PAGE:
What is culture shock?
Travelling is all about new experiences, and discovering the culture of a different country is part of the adventure. However, when you visit a new country it can be difficult to adjust to these cultural differences, whether you´re a few hours from home, or on the other side of the world! Read on to learn about some of the ways you might experience culture shock and how you can overcome it in order to enjoy your stay in Spain!
This is one of the most common forms of culture shock and something that most people experience. Even if you´re keen to try new foods, you will probably miss some things from home and be surprised by what you can´t find in the supermarket. In cities, you will be able to find many ingredients in international food stores, but if you are headed for a more rural location it might be wise to pack anything that you can´t live without in your suitcase.
This might seem obvious, but finding your feet can be challenging if you´re not already proficient in the language when you arrive in a foreign country. Again, in a big city like Madrid you are sure to find someone who speaks your language, but you may still feel isolated for the first few weeks. The only way to really overcome this barrier is to immerse yourself in the language, through classes or language exchanges, but it could be helpful to try and find a network of people who speak your language while you settle in.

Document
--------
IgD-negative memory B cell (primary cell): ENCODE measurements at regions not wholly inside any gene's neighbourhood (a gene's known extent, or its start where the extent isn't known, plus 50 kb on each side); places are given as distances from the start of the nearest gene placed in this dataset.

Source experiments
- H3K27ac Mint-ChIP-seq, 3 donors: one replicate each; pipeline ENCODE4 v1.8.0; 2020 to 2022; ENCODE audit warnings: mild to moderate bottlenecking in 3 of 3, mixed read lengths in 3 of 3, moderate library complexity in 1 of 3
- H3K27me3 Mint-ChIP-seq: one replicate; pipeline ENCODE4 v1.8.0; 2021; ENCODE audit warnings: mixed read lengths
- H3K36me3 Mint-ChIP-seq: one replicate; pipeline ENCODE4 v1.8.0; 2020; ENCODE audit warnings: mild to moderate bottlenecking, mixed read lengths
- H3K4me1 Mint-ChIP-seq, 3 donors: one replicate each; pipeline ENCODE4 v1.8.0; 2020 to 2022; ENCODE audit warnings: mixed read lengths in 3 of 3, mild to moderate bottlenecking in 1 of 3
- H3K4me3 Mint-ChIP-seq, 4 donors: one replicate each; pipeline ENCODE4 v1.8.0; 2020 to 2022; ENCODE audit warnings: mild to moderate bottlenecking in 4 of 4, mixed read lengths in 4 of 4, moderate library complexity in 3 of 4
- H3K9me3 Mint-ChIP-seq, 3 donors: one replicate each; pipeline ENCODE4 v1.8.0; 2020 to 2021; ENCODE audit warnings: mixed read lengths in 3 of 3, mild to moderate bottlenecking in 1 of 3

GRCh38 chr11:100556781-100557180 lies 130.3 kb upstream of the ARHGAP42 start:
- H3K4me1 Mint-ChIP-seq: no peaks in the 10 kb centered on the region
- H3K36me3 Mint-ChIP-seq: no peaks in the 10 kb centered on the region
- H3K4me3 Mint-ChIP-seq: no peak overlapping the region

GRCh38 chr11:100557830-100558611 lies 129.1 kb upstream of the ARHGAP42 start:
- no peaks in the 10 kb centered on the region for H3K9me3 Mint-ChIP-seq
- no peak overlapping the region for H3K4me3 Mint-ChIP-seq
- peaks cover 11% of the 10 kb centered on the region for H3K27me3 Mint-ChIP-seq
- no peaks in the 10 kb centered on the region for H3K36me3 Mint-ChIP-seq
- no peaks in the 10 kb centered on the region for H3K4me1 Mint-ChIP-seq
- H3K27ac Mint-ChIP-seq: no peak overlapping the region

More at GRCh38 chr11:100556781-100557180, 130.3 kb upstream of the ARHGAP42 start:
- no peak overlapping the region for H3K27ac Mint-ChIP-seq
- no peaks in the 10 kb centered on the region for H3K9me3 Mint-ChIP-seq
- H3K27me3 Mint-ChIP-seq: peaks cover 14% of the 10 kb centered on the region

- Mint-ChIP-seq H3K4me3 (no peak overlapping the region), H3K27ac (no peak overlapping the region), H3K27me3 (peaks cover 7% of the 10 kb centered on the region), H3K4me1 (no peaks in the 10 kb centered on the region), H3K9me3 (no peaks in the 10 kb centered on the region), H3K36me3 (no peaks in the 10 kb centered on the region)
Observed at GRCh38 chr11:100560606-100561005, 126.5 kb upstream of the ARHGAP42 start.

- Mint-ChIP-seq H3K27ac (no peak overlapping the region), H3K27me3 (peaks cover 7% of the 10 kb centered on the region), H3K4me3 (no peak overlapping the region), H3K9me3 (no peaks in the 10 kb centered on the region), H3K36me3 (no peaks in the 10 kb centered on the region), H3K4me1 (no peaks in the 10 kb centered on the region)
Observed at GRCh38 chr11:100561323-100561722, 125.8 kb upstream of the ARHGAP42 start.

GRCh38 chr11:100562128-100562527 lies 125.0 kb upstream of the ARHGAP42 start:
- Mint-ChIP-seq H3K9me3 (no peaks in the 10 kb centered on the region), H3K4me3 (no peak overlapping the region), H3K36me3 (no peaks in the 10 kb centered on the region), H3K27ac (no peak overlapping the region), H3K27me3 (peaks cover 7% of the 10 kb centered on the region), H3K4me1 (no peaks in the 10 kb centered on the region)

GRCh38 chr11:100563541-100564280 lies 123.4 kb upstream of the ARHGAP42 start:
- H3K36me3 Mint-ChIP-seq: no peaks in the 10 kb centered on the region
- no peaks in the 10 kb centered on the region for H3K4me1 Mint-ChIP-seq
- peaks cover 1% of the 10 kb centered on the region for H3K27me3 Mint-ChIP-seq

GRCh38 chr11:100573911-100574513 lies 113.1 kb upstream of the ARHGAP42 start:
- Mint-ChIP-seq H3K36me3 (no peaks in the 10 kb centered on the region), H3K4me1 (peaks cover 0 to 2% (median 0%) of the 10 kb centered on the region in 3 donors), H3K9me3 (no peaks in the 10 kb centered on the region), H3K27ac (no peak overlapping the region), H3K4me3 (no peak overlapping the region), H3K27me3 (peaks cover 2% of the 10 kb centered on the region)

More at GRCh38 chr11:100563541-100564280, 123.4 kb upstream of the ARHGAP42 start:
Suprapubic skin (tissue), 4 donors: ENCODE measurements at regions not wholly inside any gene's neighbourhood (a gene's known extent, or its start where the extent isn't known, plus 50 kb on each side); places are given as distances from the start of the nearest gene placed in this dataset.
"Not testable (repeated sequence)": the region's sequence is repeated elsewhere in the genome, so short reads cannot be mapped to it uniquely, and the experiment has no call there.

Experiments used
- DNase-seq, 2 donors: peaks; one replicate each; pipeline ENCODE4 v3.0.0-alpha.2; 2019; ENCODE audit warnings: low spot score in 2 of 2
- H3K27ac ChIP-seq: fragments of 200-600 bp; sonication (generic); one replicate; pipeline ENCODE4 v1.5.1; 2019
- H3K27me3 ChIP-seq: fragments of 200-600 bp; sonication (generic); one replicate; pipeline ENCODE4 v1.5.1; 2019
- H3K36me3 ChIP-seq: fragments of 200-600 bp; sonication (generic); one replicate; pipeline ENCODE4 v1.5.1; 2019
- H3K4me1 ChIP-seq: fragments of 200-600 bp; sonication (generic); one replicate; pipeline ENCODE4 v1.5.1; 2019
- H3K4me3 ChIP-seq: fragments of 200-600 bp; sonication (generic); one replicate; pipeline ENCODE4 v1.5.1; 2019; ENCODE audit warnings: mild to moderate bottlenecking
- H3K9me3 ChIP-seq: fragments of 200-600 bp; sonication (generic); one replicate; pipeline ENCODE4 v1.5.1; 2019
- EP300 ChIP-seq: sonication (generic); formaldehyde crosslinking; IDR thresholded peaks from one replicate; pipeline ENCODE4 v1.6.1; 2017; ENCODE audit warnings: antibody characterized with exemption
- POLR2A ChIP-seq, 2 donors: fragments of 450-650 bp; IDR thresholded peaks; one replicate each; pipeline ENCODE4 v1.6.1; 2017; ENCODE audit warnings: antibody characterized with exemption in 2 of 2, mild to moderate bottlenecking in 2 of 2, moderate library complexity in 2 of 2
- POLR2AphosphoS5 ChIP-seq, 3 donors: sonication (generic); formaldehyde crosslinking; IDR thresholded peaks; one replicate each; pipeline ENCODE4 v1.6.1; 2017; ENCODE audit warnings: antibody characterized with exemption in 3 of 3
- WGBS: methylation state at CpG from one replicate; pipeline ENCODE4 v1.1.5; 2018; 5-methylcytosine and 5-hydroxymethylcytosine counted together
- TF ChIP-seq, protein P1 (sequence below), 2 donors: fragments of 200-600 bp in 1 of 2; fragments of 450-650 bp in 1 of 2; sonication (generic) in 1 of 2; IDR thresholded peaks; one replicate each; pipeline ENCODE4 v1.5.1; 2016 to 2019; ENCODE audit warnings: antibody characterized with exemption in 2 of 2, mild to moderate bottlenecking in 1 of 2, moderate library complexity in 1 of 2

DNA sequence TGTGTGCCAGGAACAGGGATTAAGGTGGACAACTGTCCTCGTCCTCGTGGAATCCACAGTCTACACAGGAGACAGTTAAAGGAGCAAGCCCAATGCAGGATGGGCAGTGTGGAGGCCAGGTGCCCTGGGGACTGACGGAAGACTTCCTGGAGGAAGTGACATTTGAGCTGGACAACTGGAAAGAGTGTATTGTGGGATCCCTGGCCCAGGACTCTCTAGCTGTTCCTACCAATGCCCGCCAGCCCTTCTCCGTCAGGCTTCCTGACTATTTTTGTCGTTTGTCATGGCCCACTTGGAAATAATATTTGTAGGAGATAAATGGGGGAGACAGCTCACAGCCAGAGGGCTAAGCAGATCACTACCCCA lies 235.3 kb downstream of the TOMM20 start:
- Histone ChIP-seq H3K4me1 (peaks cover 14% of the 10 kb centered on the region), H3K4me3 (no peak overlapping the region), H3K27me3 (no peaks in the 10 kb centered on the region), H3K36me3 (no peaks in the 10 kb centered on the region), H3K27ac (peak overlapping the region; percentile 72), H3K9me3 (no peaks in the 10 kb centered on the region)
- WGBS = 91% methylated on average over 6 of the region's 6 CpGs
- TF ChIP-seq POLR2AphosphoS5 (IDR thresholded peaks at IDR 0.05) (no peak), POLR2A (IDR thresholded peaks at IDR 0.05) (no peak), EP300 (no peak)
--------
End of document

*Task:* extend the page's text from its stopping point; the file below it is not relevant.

Pace of life
This is something which foreigners in Spain tend to struggle with, and it can take a long time to adapt to a new schedule. In Spain, mealtimes tend to be later and longer, which can result in very long days. You may also notice this “no rush” attitude in the relaxed approach to punctuality and the way people take their time in shops and the like. If you come from a fast-paced culture where being on time means arriving early, this can be a difficult adjustment to make. Of course, if you are eating at home, you can choose your mealtimes, but there´s really no way round it if you go to a restaurant, as you are restricted by their hours of service.
Greetings and interactions
The way people greet each other varies greatly between cultures; what is considered normal in one country can be interpreted as an insult in another! In Spain, it is common to greet someone you know with a kiss on each cheek, which might seem very intimate if you are used to a handshake. This is true of interactions in general in Spain – people tend to stand close and it is entirely normal to touch the person you are talking to, on the arm for example. At first this might make you feel uncomfortable, but with time you should get used to this way of communicating.
Hopefully these tips have given you an idea of the challenges you might face when you arrive in a new country, and how you can deal with them, but the most important thing to remember is that it´s completely normal to feel a little lost at first, this doesn´t mean you won´t soon feel at home!